Sunday, April 22, 2012
In Comparative Histories of Professional Education: Osler, Langdell, and the Atelier, Richard Neumann traces the origins of the Langdellian Bargain back to the beginning of modern legal education in the nineteenth century at Harvard. Part of Langdell’s revolutionary approach to legal education was "that masses of students could be taught law economically in large classes. . . . The only substantial investment in such an enterprise would be the library. Personnel costs would be low compared with revenue because of the large number of students in each teacher’s classroom. Teaching would be so financially efficient that a profit could be generated each year." While the profits were originally kept by the law school, today they are shared by the university and the law school. This bargain assured the law school’s security within the university structure. Neumann notes that "Among the benefits of the bargain to the faculty are leniency, compared with other parts of a university, in teaching requirements measured by the time needed to teach casebook courses, freeing up a substantial amount of faculty time for scholarship that is supported, for the most part, by tuition money." Similarly, he states, "The Langdellian bargain settled the financial arrangements through which legal education would enter universities. Large numbers of students would be taught, with little capital investment, and in most years law school revenues would exceed teaching expenses. That would provide resources for faculty to do scholarship on whatever subjects interest them."
While a number of law schools are trying to break out of the Langdellian Bargain, it still largely controls legal education today. One of the impediments to overcoming the Langdellian Bargain is the U.S. News Law School Rankings. These rankings reward law schools that are based on the Langdellian Bargain, and they penalize those law schools who want to be innovative. For example, the reputation rankings in U.S. News are based more on faculty scholarship than on teaching quality. Because law students rely heavily on the U.S. News rankings in making their law school choice, it is hard for law schools to ignore U.S. News.
Many throughout the legal academy have criticized U.S. News for the great harm it has done to legal education. Many critics of the U.S. News rankings have advocated eliminating them. While I agree that this would be a good solution, it is unlikely to happen.
I propose that, in the alternative, U.S. News employ dual rankings for law schools: A ranking for research schools and a ranking for practice schools.
This is not a radical proposal. U.S. News already does this for medical schools with two rankings: Best Medical Schools: Research and Best Medical Schools: Primary Care. All 114 medical schools that provided data to U.S. News are ranked in both categories. The factors (measures of quality) for the two rankings are different, with the research ranking using factors that indicate strong research programs and the primary care ranking using factors that emphasize educating primary care physicians. For example, peer evaluators complete two separate assessments--one of research programs and the other of primary care programs. Similarly, there are two separate assessments for residency directors--one sent to a sample of residency program directors in fields outside primary care and the other to residency directors in the fields of family practice, pediatrics, and internal medicine. You can see the other differences between the rankings here.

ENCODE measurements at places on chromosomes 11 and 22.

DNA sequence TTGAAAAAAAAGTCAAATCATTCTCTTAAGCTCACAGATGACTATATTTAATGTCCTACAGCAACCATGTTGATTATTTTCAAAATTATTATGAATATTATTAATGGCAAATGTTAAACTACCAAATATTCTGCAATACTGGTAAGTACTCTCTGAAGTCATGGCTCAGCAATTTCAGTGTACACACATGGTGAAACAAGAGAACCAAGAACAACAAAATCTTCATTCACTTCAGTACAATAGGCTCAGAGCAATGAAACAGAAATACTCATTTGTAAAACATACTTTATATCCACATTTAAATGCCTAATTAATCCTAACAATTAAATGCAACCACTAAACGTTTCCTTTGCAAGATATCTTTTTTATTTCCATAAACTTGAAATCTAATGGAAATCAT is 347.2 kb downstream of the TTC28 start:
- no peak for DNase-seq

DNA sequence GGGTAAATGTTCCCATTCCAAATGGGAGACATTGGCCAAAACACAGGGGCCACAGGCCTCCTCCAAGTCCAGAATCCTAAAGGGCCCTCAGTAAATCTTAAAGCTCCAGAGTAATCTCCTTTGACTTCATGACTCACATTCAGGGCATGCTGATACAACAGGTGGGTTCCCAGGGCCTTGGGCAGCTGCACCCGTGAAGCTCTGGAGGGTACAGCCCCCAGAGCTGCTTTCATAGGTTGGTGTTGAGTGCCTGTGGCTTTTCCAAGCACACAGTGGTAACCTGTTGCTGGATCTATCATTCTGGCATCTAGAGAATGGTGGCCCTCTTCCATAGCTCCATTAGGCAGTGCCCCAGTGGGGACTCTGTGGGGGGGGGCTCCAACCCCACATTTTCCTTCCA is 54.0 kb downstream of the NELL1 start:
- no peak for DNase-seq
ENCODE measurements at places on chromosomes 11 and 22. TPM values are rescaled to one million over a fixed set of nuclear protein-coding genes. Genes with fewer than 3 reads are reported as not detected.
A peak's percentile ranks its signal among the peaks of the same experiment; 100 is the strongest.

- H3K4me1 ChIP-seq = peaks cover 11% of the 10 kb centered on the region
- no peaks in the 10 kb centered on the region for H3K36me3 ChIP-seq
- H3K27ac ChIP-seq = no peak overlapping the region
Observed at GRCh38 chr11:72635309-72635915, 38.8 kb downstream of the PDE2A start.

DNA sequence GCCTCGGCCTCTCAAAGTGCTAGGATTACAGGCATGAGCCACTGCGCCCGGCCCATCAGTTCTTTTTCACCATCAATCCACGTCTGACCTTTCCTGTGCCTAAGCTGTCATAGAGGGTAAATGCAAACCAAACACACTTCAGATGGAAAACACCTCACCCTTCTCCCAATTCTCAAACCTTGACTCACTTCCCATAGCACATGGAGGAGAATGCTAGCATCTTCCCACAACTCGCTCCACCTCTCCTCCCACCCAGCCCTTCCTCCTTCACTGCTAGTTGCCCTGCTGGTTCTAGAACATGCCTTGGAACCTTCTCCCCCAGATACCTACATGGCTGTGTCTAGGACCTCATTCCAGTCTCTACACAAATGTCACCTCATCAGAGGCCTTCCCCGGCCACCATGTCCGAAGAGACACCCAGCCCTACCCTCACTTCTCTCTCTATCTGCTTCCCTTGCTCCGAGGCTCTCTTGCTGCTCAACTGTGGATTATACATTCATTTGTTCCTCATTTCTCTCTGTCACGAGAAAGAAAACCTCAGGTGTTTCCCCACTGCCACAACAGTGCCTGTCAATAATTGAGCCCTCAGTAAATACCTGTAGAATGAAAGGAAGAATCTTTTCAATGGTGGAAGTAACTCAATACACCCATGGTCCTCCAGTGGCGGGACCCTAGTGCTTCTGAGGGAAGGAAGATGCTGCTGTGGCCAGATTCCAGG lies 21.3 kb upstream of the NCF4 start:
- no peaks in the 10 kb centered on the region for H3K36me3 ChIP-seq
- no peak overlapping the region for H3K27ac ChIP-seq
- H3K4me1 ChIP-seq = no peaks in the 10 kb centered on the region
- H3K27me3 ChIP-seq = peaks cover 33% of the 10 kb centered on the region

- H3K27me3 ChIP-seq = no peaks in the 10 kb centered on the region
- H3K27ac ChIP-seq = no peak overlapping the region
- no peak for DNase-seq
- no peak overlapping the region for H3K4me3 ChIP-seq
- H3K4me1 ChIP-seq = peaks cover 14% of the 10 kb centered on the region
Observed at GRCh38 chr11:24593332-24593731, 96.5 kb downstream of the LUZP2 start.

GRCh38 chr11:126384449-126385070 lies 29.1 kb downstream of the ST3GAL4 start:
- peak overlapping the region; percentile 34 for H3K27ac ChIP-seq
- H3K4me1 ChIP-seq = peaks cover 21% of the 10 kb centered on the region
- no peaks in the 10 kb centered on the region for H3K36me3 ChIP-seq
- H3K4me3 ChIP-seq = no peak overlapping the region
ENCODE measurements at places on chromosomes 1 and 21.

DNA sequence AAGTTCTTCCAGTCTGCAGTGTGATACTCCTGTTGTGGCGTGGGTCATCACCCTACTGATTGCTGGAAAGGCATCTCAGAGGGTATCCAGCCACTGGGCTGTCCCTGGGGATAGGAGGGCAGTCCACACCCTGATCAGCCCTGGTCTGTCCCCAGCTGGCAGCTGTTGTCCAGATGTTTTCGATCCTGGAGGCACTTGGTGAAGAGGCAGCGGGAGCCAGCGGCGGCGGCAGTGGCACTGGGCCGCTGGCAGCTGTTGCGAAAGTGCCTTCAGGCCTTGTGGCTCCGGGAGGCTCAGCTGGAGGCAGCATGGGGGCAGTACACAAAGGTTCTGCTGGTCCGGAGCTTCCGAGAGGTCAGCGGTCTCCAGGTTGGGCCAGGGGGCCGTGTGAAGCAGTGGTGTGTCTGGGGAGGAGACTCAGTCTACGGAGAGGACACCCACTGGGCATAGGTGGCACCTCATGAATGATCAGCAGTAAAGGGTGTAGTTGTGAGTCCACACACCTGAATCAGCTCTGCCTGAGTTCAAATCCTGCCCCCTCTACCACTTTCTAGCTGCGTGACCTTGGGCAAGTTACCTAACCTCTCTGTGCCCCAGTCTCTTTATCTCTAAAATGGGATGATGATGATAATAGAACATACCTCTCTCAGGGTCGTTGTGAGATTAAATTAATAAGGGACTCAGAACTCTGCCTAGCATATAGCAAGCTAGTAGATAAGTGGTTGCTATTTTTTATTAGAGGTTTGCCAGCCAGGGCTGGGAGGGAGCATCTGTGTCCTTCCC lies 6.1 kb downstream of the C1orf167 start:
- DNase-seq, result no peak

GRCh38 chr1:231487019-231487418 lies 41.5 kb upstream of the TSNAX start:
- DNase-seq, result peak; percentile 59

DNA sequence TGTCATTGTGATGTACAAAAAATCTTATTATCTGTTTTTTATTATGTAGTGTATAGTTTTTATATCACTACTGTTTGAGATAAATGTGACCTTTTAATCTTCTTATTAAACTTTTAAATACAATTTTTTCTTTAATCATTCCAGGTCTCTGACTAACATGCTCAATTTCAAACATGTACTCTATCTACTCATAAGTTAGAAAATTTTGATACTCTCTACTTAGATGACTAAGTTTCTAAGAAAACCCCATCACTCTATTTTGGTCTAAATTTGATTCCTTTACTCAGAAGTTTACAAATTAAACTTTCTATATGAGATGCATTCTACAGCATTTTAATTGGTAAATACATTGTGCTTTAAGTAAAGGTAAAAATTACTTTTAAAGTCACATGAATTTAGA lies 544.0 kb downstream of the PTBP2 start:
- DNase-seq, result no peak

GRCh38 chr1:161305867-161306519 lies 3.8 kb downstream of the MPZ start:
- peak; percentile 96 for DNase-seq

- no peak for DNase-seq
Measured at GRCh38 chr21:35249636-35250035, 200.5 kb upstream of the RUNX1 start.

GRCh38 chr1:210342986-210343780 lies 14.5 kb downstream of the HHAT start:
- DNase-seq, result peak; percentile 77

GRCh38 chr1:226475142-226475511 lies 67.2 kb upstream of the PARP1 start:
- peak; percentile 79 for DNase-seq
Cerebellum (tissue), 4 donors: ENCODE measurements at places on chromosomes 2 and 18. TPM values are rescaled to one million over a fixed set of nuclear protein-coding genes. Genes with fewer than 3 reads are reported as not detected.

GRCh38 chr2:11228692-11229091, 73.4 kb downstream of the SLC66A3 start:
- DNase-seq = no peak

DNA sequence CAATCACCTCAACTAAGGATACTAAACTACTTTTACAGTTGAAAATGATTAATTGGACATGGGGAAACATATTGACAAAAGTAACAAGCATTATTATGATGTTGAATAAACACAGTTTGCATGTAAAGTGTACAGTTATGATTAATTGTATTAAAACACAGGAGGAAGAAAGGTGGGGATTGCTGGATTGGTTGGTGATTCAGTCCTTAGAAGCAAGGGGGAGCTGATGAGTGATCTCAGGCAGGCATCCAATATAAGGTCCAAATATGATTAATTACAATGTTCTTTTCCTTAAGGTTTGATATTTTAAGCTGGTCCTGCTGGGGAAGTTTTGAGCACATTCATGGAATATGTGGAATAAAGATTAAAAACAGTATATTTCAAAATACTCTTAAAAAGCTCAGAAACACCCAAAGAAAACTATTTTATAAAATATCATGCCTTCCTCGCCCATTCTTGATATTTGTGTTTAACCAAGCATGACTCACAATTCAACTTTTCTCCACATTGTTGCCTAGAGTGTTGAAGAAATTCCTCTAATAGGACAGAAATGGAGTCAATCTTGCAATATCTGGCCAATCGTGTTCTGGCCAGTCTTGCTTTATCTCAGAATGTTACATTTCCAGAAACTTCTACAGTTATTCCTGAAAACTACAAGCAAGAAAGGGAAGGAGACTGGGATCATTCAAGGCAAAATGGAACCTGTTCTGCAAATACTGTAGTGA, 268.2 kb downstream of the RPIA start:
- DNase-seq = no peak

There is no reason that the same thing can't be done for law schools. All law schools would be ranked separately into two categories: Research Programs and Practice Programs. In fact, it would probably be easier for law schools because U.S. News could keep the same basic ranking factors. Evaluators (peer assessment and assessment by lawyers/judges) would do two assessments for all law schools--one for scholarly programs and the other for practice programs. The rest of the factors could remain the same, but the weight of the factors would change depending on the ranking. For example, the bar passage factor should receive considerably more weight on the practice program ranking than the research program ranking. Also, I would change the employment rates for graduates for the practice program rankings to count only those graduates working in jobs for which J.D.s are required.
I believe that law schools have two missions. The first one is the traditional one to produce scholars who can further our knowledge of the law and beome society's leaders. The second is equally important--to produce practice-ready attorneys who can provide legal services to society. Having dual rankings of law schools would further both these missions.